The past is never dead. It’s not even past.

~ William Faulkner (from ‘Requiem for a Nun’)

 

Of late I have been enamoured with maritime photos dating back to the late 1800s and early 1900s. It is not only the long gone social milieu they depict that fascinates me. It is the honesty and the rawness of the images. They are a glad reminder of the time when photographers made picture taking all about the picture, not about themselves.

Back then, photographers had to lug around bulky equipment and live with the limitations of the existing camera technology. But as the following photos show, this did not hinder the skilled ones from producing works that still pique our interest today and even impress us.

Up bound boats entering St. Clair ship canal (probably 1903)
Photo: Detroit Publishing Co./ U.S. Library of Congress

Then as now, tugboats were the workhorses and tugboat captains the unsung heroes of shipping. This minimalist photo shows a tug pulling a ship several times it size. It brings to mind Oriental ink and wash paintings such as ‘Landscape in Moonlight‘, a 16th-century scroll painting by the Japanese zen monk and artist, Sesson Shukei.

 

The Skipper on the Oyster Barge, Mobile Bay. Location: Bayou La Batre, Alabama (1911)
Photo: Lewis Hine/ U.S. Library of Congress

The atmosphere and the barge captan’s facial expression make this one of the most iconic shots ever taken of old salts. Lewis Hine was an American sociologist who used his camera as a powerful tool for social commentary. His empathy for the American working class in the early 20th century is evident in many of his pictures, not least of all in this one.

Photographic montage of yachts by William Hall (circa 1900)
Photo: William Hall collection/ Australian National Maritime Museum on the Commons

This stunning montage wonderfully captures the Australian passion for boating. It is part of the collection of photos by William J. Hall and his father William Frederick Hall, who both documented recreational boating in Sydney Harbour from the 1890s to the 1930s.

Sailing ship (circa 1910)
Photo: William Hall collection/ Australian National Maritime Museum on the Commons

Despite the technical limitations of the time, this picture, also from the famed William Hall collection, shows that photography can rise to the stature of fine art.

On the beach (between 1900 and 1905)
Photo: Detroit Publishing Co./ U.S. Library of Congress

Forget the stains and tears. This photo is remarkable for its composition and its human interest. The five barefoot children prepare to wade in the water with seeming hesitance as the two older girls standing on the left give the photographer a serious and annoyed look.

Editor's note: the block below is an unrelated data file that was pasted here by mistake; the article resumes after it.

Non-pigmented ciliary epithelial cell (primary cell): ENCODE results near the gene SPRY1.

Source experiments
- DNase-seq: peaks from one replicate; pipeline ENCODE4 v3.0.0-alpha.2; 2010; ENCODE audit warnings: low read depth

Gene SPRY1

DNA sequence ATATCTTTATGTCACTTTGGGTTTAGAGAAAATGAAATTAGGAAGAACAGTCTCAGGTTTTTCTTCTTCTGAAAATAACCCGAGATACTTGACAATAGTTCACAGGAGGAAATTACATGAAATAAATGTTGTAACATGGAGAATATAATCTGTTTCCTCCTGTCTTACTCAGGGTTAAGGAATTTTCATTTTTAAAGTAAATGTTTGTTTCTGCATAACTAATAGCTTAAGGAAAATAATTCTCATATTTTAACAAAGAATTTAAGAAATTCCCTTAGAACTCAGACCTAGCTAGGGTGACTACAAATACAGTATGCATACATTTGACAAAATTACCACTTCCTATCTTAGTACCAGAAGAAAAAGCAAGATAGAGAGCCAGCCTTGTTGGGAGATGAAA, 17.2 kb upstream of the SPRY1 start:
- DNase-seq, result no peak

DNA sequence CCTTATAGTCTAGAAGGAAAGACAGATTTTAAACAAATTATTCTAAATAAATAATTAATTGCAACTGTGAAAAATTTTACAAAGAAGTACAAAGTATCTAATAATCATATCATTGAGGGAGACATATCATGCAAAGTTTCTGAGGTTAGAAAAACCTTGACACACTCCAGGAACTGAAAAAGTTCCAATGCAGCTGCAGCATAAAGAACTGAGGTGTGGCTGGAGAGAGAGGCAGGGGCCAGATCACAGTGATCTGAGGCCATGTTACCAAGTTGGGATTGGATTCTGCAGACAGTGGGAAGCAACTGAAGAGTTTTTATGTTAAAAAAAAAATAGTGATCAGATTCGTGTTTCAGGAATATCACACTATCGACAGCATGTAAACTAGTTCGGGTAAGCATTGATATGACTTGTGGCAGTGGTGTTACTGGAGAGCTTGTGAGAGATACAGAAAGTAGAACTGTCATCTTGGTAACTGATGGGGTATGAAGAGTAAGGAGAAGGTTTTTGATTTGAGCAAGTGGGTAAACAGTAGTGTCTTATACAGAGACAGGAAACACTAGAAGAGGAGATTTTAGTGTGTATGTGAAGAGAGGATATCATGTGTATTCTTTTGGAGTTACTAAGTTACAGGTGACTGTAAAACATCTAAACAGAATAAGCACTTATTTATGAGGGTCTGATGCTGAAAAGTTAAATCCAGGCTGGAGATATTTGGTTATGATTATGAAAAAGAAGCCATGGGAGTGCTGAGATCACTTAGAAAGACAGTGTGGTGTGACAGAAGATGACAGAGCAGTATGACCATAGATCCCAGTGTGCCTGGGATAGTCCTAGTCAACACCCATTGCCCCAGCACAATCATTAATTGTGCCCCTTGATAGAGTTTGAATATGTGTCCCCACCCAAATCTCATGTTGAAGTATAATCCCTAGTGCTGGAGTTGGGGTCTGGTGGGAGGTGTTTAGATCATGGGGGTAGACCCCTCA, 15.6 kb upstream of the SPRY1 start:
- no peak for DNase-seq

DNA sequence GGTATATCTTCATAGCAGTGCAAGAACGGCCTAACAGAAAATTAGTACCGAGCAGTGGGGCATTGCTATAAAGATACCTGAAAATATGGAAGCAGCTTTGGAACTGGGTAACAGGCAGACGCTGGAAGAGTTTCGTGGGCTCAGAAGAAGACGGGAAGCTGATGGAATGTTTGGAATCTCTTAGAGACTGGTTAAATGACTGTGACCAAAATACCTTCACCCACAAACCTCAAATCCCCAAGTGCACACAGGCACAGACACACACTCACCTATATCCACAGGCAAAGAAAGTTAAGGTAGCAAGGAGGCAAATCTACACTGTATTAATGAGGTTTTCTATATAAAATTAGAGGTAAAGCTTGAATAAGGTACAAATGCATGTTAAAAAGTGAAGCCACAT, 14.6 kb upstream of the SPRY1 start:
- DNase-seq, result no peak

Sailboat (1918)
Photo: National Photo Company/ U.S. Library of Congress

Sometimes the ravages of time can add to a photograph’s appeal. In this time-worn glass negative, the boat looks like a ghost from the past, albeit a beautiful ghost.

HEREWARD wrecked on Maroubra Beach (1898)
Photo: Australian National Maritime Museum on the Commons

The crowd of onlookers seem like mourners attending a funeral. They were amongst the thousands who trooped to Sydney’s Maroubra Beach to see the wreck of the Hereward. The full-rigged, 1,513-tonne iron clipper encountered a storm and was blown toward the shore on 5th May 1898. Needless to say, professional and amateur photographers had a field day.

Hong Kong—Dock workers (between 1890 and 1923)
Photo: U.S. Library of Congress

The sight of five barefoot Chinese men pulling a cart on the waterfront tugs at the heart. It as though each one of them is carrying a heavy cross on his shoulder.

The City of Ambitions (1910)
Photo: Alfred Stieglitz/ The Metropolitan Museum of Art, New York

Alfred Stieglitz zealously promoted photography as a fine art. He certainly provided a good example in this picture of New York City’s waterfront and tall buildings. The mood is sombre but not laid-back. The billows of smoke rising from the top of the buildings coupled with the sparkling ripples in the water suggest a city that is full of energy and ambitious spirits.

 

Two emigrants on the seashore (circa 1912)
Photo: Underwood & Underwood, photographer/ U.S. Library of Congress

A man and a woman look toward the fog-dimmed shore from the dock of Ellis Island in New York Harbor — the early gateway for millions of immigrants to the U.S. It is a poigant reminder that America became a great nation on the back of hardworking folks from other lands.

~Barista Uno

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